An Outstanding book that is applicable to law, medical, technology, and strategic service firms.
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Format: Paperback
For consultants it is like "The Bible" for Christians or "Capital" for Marxists.
This book is like a Bible for all professionals, regardless of whether they are working on their own or for a company. It can be read again and again and every time you can find something new. I think that even Maister did not suspect how great it would be. I feel able to declare that everybody who wants to be called "a consultant" must read this book.
Although this book consists of articles by different years it can be read without any difficulty. Maister also used international English and therefore it is easy for non-native English speakers to read.
I found especially interesting the following chapters:
1. Marketing to Existing Client
2. Attracting new Clients
3. Managing the Marketing Effort
The core ideas of all these chapters are:
1. Demonstrate you ability do not declare (Marketing works when it is demonstrative not
assertive)
2. The most effective type of marketing is client-level marketing (face-to-face meeting not to-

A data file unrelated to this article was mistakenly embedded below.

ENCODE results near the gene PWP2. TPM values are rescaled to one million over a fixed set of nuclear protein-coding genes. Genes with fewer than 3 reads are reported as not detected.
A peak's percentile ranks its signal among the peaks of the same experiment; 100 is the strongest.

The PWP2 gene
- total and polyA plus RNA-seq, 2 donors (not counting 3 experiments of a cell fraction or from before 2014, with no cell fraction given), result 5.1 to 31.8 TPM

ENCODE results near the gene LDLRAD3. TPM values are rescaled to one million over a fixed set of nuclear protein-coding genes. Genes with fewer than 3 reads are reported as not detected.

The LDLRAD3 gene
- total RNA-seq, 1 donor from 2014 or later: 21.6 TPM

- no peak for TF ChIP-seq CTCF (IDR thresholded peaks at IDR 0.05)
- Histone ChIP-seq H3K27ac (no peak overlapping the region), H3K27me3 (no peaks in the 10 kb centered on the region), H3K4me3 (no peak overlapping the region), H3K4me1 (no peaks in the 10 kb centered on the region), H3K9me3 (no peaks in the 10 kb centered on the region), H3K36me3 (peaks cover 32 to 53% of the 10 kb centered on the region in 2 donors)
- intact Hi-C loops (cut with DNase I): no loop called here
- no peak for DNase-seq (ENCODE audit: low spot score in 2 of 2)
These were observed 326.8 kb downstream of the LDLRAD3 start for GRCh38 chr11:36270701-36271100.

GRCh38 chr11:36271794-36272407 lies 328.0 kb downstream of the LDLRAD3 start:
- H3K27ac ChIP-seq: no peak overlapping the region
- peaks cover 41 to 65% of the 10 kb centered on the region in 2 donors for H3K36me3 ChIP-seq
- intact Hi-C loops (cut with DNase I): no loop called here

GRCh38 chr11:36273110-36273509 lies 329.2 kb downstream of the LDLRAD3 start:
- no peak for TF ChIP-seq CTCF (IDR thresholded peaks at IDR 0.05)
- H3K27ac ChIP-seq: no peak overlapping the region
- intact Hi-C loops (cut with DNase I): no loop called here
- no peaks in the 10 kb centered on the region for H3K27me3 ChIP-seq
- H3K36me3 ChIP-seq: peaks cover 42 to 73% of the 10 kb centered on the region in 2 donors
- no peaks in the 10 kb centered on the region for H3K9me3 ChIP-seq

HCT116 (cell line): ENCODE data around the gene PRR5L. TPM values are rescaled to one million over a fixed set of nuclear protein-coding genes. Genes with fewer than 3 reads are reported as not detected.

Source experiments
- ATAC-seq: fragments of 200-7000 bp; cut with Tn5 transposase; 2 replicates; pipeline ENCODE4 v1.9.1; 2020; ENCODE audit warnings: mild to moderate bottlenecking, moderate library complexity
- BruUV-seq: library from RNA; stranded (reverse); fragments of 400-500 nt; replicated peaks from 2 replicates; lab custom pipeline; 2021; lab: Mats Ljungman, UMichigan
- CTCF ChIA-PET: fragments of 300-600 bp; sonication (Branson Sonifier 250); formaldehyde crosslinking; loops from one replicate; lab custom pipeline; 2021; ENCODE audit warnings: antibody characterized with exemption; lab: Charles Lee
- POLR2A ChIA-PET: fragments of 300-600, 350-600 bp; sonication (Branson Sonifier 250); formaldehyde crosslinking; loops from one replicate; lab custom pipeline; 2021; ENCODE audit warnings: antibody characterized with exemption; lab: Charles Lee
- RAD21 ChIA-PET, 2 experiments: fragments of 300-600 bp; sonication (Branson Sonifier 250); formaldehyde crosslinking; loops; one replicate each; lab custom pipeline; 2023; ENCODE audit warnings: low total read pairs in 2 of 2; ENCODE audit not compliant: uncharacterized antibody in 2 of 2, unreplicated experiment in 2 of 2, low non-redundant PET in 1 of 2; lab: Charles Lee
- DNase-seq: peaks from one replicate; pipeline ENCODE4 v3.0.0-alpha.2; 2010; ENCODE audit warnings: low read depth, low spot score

broadcast marketing)
3. Existing clients are the best sources of new business (and often the most profitable ones)
4. Marketing activities represent an investment and therefore should be budgeted for.
The author puts all these principles into practice. In this book (and all the rest of his books) he demonstrates his quality. He treats all his readers if we were already his clients and which means he shares some top secrets of this business.

All in all, I can say that it is amazing how many new ideas I managed to get from this book for so little money. Buying this book was one of my greatest investments. I only regret that I did not read this book in the eginning of my career in consulting.